Award for 'ambitious and innovative' project at University of Leicester

Posted by ap507 at Apr 06, 2016 12:04 PM |
New funding to understand the processes that shape planetary systems

Issued by University of Leicester Press Office on 6 April 2016

An image of Dr Richard Alexander is available here: https://www.dropbox.com/sh/240ex9f7bxu4n0a/AAAwt-CA3820Z266kxOtYH0sa?dl=0

An outstanding University of Leicester scientist has won a prestigious £1.4 million award dedicated to ambitious and innovative projects.

Dr Richard Alexander, from the Department of Physics & Astronomy's Theoretical Astrophysics Group, has been awarded a European Research Council (ERC) Consolidator Grant for his project "Building planetary systems: linking architectures with formation".

Consolidator grants are awarded to outstanding mid-career researchers with "ambitious and innovative" projects. These excellent scientists were awarded a total of €585 million, as part of the European Union Research and Innovation programme Horizon 2020. With grants worth up to €2 million each, they will be able to consolidate their research teams and to develop their innovative ideas.

The grant, which is worth £1.4 million (€1.95 million) over five years, will allow Dr Alexander to build a team of post-doctoral researchers within the Department of Physics & Astronomy. This award builds on the department's existing expertise and achievements in this field, and the team will exploit our excellent high-performance computing facilities in order to construct detailed simulations of how planetary systems are assembled.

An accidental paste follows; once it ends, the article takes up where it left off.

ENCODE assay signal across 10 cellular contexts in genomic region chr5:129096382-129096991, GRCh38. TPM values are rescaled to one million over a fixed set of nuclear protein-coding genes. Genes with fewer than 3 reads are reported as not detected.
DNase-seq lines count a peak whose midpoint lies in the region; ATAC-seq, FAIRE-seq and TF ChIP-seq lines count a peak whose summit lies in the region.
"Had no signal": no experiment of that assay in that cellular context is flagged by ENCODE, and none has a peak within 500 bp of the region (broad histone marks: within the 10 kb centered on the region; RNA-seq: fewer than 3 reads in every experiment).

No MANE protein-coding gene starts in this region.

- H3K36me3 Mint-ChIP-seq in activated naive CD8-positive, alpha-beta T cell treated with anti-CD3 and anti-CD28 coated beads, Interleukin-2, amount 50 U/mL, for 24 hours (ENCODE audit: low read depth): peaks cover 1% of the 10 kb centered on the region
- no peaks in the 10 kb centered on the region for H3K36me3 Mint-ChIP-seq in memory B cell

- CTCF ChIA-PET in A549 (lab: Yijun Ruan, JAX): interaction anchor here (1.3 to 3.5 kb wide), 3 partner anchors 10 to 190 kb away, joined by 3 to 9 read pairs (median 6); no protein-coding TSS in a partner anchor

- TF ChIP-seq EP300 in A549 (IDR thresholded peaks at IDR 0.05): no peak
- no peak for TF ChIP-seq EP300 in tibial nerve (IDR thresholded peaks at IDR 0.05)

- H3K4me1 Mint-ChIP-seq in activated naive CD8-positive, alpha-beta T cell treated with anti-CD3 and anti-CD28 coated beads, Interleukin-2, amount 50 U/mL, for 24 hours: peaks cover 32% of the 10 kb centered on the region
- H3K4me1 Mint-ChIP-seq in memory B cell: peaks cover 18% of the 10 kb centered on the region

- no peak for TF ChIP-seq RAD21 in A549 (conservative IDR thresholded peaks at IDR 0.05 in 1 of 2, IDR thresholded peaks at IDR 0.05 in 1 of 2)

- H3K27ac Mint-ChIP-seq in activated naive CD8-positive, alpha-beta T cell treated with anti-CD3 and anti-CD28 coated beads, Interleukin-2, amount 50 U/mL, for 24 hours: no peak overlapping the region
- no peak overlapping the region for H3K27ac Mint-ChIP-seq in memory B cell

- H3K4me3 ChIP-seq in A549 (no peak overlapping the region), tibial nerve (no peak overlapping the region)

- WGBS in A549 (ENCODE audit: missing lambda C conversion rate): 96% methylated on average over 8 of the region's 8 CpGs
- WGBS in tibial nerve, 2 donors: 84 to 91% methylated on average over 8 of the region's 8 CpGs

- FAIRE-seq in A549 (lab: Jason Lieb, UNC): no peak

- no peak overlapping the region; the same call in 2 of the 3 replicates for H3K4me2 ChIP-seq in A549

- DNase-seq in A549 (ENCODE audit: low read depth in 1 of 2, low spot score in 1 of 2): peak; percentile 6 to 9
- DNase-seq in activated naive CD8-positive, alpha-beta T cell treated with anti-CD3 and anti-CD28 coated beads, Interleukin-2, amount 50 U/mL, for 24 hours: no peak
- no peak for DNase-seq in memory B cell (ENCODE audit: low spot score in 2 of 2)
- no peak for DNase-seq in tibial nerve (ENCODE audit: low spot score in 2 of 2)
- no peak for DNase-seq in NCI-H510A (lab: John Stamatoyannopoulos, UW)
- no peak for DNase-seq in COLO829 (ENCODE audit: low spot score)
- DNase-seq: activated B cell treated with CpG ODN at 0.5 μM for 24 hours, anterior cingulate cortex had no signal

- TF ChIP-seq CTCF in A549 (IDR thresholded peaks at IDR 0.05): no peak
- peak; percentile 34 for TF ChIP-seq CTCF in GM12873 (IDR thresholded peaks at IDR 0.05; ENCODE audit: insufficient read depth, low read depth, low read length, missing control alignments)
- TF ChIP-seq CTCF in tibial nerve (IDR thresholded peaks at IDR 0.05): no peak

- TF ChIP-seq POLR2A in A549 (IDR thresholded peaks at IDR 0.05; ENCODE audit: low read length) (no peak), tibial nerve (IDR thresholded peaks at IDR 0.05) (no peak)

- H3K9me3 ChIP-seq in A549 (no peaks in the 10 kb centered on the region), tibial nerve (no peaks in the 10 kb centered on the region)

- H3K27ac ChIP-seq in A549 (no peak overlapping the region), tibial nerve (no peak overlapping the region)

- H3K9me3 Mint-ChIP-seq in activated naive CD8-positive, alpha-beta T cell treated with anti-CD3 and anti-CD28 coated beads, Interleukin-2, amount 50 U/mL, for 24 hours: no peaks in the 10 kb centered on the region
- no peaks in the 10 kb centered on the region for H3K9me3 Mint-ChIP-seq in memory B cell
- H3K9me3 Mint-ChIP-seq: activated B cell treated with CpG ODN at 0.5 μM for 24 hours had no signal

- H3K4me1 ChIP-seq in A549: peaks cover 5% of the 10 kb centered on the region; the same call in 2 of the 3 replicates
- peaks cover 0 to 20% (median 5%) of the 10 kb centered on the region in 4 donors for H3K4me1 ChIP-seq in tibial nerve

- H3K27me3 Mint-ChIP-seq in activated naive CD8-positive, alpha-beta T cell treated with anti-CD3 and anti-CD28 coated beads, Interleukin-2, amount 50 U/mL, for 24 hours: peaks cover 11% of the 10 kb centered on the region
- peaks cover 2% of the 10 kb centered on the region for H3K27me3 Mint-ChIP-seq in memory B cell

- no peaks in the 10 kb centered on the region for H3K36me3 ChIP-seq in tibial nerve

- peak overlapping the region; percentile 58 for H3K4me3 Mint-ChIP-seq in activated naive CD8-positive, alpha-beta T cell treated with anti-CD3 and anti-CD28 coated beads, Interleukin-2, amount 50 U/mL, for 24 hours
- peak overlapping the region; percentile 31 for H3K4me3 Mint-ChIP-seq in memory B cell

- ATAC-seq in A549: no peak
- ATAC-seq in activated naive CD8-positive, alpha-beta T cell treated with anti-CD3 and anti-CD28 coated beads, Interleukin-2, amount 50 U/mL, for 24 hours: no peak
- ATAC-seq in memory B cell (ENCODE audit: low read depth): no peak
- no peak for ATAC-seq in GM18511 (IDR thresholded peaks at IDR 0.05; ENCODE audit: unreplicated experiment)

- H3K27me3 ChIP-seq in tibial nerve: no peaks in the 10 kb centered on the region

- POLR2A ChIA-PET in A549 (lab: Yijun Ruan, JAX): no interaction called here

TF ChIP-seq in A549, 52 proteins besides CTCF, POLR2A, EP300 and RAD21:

Dr Alexander said: “The last few years have seen an explosion in our knowledge of extra-solar planetary systems. However, this dramatic increase in our knowledge has not been accompanied by a corresponding increase in our understanding: we still don’t know where planets form, when planets form, or how planets form.

“BuildingPlanS will provide the theoretical link between observed architectures of exoplanet systems and their formation in protoplanetary discs. My team will build a large suite of state-of-the-art computer simulations, in order to understand the processes that shape planetary systems as they form and evolve over billions of years. We will then test this understanding against both new observations of planet-forming discs and our ever-growing census of exoplanetary systems. The overall aim of BuildingPlanS is to link exoplanet architectures with their formation, and establish a global picture of how planetary systems are built.”

Head of Physics and Astronomy Professor Paul O’Brien said: “Richard is an acknowledged expert in the field of extra-solar planets, and this high-profile award will enable him to greatly advance our understanding of the wide variety of planetary systems.”

Pro-Vice-Chancellor Professor Martin Barstow, Head of Science and Engineering at Leicester, added: “I would like congratulate Richard on receiving this prestigious European award. The study of the formation and evolution of planetary systems orbiting other stars is one of the most exciting topics in astronomy and this grant will develop a leadership role for Richard and the University in this area."

Carlos Moedas, European Commissioner for Research, Science and Innovation, said: "As part of Horizon 2020, the ERC funds the work of some of the most brilliant minds in frontier research, people whose discoveries can start new industries, new markets and contribute to the welfare of the planet."

The President of the ERC, Professor Jean-Pierre Bourguignon, said: "The Consolidator grants support researchers at a crucial time of their careers, strengthening their independence and helping them establish themselves as leaders in their scientific fields. Europe needs to unequivocally put its trust in young and very engaged scientists."

ENDS

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